There are so many books, films and productions about WWII, it’s hard to imagine a story that hasn’t been over-told, but Duck Egg Theatre Company have found one. Leave Hitler To Me, Lad is the tale of the war’s lost generation – the thousands of displaced evacuees who couldn’t go home after the conflict had ended. It’s a great central concept for an original play, but Leave Hitler To Me, Lad is full of too many ideas about how to tell it.
Brian thinks he remembers the last words his dad said before going to fight in the RAF: “Leave Hitler to me, lad. You ought to be out of London”. It’s 1952 now, and Brian is still under the care of the council, waiting for his dad to collect him. He’s not alone though – there’s his rabbit, Pandy, his friends, Gladys and George, his fatherly welfare officer, Mr Bill, and the strict headteacher, Miss Bates. Though the children muddle through with this unconventional family, they never stop longing for home – but when it arrives, it’s not everything they dreamed of.
It’s baffling now to think of the “parades” that children like Brian, Gladys and George endured – standing for inspection in the hope of being recognized, as adults looking for lost loved ones filed past. With barely more than a passing resemblance to a family member as proof, children could be whisked out of the care home and into a whole new life. Revelations like this make the play an interesting lesson in an under-explored moment in history.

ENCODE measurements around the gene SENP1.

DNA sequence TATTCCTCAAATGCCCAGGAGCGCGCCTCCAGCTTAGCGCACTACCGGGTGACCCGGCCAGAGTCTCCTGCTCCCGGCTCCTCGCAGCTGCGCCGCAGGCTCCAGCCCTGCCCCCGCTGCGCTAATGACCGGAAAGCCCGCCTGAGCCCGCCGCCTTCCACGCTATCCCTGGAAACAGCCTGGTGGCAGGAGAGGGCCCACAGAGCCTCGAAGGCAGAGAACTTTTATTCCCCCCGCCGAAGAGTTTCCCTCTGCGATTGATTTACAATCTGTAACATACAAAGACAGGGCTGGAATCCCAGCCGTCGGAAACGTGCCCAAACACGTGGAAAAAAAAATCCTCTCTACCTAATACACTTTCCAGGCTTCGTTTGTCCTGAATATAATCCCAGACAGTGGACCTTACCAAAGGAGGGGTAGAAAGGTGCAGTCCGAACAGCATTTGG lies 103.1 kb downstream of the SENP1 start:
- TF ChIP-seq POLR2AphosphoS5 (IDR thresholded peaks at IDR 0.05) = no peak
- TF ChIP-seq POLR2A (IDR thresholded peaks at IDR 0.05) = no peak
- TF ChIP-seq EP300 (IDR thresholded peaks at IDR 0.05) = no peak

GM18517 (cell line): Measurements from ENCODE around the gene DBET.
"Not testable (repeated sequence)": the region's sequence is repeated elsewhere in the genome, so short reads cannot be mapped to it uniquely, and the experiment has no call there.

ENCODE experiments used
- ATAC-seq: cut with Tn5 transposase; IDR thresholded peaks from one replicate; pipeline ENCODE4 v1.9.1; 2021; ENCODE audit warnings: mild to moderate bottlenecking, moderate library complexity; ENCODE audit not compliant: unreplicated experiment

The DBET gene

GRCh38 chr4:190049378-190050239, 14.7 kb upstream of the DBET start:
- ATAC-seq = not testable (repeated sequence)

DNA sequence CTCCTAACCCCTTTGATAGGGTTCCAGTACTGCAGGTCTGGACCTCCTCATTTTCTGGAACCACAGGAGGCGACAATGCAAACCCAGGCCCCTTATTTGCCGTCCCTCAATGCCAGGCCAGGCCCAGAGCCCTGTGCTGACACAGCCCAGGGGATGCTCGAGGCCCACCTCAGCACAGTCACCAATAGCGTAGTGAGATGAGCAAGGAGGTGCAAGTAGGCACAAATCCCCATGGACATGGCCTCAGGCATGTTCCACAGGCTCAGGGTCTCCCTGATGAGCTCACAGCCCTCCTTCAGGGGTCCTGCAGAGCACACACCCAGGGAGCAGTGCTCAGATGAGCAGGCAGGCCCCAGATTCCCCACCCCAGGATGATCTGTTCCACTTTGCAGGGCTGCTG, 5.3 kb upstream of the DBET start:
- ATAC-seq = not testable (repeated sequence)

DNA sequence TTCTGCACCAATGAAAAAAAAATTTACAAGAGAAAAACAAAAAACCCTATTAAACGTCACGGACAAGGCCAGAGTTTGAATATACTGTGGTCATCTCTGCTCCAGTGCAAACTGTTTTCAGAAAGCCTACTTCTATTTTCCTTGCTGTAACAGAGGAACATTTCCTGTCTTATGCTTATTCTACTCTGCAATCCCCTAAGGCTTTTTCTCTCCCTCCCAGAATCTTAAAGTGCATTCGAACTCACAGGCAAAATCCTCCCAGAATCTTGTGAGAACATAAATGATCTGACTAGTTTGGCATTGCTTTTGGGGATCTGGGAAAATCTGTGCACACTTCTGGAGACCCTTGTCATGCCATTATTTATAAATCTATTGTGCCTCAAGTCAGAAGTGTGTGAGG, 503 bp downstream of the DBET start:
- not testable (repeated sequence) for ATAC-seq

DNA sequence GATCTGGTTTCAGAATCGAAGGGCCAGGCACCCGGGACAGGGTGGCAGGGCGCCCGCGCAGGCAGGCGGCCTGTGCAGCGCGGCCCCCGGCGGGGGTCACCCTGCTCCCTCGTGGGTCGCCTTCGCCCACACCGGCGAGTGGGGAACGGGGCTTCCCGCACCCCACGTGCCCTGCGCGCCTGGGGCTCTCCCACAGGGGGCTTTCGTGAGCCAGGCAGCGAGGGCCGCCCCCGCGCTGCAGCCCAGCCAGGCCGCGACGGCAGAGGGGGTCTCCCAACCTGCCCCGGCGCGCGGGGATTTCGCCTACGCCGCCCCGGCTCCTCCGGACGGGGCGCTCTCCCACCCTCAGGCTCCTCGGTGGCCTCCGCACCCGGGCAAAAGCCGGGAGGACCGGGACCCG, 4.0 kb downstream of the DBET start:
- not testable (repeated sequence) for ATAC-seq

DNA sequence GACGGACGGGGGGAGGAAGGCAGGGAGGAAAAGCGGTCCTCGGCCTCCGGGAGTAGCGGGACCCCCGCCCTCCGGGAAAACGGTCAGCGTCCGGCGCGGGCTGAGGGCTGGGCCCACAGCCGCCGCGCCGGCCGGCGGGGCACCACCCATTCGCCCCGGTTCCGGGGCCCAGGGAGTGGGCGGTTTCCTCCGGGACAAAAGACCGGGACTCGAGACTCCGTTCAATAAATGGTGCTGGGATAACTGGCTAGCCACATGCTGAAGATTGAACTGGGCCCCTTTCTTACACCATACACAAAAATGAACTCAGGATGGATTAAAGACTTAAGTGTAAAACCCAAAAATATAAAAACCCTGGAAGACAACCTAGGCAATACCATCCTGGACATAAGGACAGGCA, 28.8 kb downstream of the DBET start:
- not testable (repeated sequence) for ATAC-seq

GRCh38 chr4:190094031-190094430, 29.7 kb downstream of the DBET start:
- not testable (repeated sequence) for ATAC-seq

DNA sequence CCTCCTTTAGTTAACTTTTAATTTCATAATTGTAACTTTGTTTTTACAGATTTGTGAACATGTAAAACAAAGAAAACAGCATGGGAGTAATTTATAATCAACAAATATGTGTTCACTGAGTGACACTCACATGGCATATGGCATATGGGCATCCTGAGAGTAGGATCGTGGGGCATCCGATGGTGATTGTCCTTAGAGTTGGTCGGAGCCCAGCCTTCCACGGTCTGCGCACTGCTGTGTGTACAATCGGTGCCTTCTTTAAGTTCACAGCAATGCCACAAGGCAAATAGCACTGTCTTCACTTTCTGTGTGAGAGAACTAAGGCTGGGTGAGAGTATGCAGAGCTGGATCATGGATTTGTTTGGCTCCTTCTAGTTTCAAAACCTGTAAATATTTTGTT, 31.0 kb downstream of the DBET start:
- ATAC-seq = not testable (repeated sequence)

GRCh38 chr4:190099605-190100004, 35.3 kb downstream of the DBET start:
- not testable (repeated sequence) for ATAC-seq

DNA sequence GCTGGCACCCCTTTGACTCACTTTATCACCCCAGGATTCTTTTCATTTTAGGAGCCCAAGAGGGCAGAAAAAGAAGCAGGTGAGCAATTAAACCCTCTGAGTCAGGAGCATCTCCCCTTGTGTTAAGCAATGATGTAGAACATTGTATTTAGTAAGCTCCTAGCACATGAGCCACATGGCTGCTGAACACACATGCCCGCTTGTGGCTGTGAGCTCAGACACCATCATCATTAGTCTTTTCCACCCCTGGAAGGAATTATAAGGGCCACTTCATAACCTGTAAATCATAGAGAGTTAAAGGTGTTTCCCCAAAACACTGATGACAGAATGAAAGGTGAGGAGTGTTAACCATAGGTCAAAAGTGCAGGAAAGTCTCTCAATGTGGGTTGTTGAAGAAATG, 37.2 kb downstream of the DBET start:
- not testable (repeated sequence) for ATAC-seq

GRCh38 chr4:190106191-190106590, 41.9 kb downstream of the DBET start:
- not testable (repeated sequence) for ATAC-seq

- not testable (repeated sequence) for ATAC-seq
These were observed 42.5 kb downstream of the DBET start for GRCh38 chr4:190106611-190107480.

Ultimately though, there is just too much going on. The action flips between the fifties and the seventies; an older Brian shadows his younger self, watching mournfully over what happens to him. We are taken from Essex to Barton, meet Brian’s ‘adopted’ family at Stony Brook School and extended family in the North. At first Brian is the protagonist, but the focus shifts to his sister Pam, and the production takes on an entirely different feel. Amongst all this are original songs by Ben Pringle, with close harmonies and rocking rhythms to replicate the music coming over from America at the time. While undoubtedly a highlight, their inclusion is confusing – too many to just be a soundtrack, but the production is definitely not a musical.
The creative team have thought up many different ways to make the show meaningful, but included all of them. In doing so, they’ve added so many layers it’s tricky to see the show’s emotional core. Leave Hitler To Me, Lad needs a bit more space, and to trust that the story is good enough to speak for itself.
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